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Obama Visits SEED School, Promotes National Service

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The gym of the SEED School in Southeast Washington was filled with lawmakers from Capitol Hill Tuesday as President Barack Obama signed into law the Service America Act. Video by Hamil R. Harris/The Washington Post

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By Hamil R. Harris
Washington Post Staff Writer
Wednesday, April 22, 2009

Burns and C streets SE used to be a perilous intersection filled with the gunfire of drug dealers roaming in old sedans. Parents kept their children off the playground in 1992 after a 5-year-old was killed in a shooting that targeted somebody else.

But in 2001, Rajiv Vinnakota brokered a deal with the District to build the SEED School, a public school and dormitory for college-bound District teenagers. Yesterday, President Obama dropped by the school to sign a $5.7 billion national service act. It triples the size of the AmeriCorps service program, from 75,000 positions to 225,000 over eight years, and expands the ways students can earn money for college.

Obama, flanked by Sen. Edward M. Kennedy (D-Mass.) and former president Bill Clinton, described SEED as an inspiration. The headmaster, Charles Adams, is a former AmeriCorps worker. "This school is a true success story, a place where for four of the last five years, every graduate from the SEED School was admitted to college. Every graduate," Obama said.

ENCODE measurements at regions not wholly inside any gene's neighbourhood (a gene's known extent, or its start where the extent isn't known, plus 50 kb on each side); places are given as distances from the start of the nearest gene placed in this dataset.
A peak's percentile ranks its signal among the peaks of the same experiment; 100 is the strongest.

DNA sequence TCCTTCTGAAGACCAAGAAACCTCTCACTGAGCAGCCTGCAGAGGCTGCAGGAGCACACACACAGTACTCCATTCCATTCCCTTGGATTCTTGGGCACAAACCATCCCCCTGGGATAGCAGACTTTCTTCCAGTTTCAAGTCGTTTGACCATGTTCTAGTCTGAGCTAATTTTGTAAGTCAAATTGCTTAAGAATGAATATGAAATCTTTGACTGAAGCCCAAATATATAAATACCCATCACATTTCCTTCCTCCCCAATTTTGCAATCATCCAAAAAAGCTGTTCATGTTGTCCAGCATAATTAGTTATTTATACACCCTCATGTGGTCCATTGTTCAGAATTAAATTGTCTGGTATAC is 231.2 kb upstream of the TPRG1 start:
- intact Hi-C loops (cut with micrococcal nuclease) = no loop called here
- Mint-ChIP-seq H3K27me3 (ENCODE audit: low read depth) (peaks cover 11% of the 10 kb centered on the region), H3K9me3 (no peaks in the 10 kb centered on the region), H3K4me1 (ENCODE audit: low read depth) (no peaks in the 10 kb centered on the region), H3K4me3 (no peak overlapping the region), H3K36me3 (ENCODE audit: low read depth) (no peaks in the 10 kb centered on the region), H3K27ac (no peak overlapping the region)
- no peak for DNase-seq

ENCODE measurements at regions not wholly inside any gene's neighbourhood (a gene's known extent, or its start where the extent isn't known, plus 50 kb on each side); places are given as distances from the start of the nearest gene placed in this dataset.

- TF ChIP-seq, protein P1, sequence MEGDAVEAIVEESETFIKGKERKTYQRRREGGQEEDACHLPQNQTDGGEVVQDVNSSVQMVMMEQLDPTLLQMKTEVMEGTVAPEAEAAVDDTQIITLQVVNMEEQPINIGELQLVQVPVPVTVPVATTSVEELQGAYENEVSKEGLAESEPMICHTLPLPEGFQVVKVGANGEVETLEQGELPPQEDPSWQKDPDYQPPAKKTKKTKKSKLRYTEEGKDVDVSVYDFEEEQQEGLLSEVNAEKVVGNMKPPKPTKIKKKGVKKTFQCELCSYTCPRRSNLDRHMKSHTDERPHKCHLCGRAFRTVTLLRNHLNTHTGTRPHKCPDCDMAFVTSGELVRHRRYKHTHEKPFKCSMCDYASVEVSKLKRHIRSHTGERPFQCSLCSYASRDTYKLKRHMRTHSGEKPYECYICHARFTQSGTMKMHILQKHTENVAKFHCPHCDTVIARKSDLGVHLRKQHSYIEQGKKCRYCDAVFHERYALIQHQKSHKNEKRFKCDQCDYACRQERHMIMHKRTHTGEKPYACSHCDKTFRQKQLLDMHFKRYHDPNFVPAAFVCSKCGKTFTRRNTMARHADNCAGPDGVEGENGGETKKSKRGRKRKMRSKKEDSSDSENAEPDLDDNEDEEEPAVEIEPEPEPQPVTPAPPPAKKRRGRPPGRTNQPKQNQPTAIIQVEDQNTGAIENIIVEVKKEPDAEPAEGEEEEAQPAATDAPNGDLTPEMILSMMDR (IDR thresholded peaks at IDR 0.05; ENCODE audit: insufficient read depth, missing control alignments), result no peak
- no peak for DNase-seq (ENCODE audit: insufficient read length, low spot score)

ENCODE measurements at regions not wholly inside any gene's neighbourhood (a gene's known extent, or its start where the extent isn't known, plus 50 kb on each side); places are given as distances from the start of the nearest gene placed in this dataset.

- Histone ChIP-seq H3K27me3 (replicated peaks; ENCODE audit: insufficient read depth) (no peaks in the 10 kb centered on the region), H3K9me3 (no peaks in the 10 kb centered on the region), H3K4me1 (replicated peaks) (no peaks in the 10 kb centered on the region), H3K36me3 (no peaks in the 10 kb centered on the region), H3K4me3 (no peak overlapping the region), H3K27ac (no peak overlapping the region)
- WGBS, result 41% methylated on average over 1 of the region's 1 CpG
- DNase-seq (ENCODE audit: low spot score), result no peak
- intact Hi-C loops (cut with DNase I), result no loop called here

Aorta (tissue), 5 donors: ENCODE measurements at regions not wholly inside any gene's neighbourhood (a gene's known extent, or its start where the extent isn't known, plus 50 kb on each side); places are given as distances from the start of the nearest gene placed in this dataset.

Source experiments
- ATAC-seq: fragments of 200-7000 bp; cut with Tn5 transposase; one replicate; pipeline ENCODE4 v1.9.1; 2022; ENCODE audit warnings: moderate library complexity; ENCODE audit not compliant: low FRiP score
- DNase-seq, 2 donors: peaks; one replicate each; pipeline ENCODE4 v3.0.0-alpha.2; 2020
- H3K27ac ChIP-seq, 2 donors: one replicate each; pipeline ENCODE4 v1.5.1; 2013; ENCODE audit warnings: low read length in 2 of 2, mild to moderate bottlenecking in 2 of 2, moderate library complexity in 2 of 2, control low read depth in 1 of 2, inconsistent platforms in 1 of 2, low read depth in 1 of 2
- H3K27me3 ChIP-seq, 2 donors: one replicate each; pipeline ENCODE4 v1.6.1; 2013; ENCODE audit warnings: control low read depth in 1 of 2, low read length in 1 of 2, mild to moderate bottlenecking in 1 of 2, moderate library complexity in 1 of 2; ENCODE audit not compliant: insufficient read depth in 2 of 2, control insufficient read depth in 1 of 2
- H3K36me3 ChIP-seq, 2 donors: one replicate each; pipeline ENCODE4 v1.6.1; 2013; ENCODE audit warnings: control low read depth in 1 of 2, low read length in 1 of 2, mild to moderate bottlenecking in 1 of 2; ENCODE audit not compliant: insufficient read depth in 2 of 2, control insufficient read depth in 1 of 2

School officials did not shy away from praise. "In 1992, on this campus, a 5-year-old girl was shot by stray gunfire," Vinnakota said. "In 1997, the school building was set on fire, there were 25 other fires and the building was closed. In 2001, we started the SEED School, and since that time, 98 percent of our students have gone on to college."

Dressed in a blue blazer and khaki trousers, Cordell Mimms, a 10th-grader at SEED, said the event was "reinforcement that somebody really believes in you."

But the dignitaries said it was the students who inspired.

The event was attended by Capitol Hill lawmakers, former secretary of state Colin Powell and R&B star Usher, who drew more attention than the politicians.

"The fact that every child that leaves this school at least makes it to college is exceptional," Usher said. "Service has been an important part of many of our presidents' agenda, and the fact that President Barack Obama signed this bill into law is only part of the process."


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© 2009 The Washington Post Company

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